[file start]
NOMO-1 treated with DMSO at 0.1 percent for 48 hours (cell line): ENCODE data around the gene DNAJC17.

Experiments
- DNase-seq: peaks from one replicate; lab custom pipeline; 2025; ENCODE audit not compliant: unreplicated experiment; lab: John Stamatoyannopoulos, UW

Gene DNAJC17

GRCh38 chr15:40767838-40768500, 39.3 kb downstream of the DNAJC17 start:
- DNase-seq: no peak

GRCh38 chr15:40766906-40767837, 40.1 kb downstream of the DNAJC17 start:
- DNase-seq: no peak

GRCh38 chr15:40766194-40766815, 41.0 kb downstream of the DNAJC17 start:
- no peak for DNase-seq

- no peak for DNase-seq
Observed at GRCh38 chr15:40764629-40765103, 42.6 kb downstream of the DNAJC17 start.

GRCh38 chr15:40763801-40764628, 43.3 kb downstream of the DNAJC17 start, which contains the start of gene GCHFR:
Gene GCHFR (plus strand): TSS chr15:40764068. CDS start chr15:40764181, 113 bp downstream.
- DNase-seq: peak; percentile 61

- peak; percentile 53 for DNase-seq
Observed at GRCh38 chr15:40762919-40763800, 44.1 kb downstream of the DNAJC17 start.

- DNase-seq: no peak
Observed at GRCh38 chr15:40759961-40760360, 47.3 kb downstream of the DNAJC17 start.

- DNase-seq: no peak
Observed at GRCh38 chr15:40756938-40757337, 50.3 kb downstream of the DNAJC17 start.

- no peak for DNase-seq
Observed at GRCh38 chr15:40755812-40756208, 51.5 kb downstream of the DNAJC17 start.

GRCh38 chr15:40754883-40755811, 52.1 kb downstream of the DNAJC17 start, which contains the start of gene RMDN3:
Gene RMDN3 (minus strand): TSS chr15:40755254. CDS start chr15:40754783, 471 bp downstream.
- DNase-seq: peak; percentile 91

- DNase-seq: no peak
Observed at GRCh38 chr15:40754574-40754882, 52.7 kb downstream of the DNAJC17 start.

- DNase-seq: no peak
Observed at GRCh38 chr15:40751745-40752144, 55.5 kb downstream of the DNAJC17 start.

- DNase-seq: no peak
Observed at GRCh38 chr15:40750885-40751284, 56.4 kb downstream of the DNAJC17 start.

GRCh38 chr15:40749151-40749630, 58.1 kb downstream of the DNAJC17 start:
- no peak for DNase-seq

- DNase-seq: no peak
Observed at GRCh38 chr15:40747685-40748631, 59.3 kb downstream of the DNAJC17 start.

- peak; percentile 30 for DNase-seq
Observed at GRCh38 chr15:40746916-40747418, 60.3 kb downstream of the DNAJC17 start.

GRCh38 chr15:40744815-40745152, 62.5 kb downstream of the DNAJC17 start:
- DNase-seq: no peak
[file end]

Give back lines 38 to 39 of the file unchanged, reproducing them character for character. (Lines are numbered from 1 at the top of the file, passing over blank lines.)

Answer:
Observed at GRCh38 chr15:40746916-40747418, 60.3 kb downstream of the DNAJC17 start.

GRCh38 chr15:40744815-40745152, 62.5 kb downstream of the DNAJC17 start: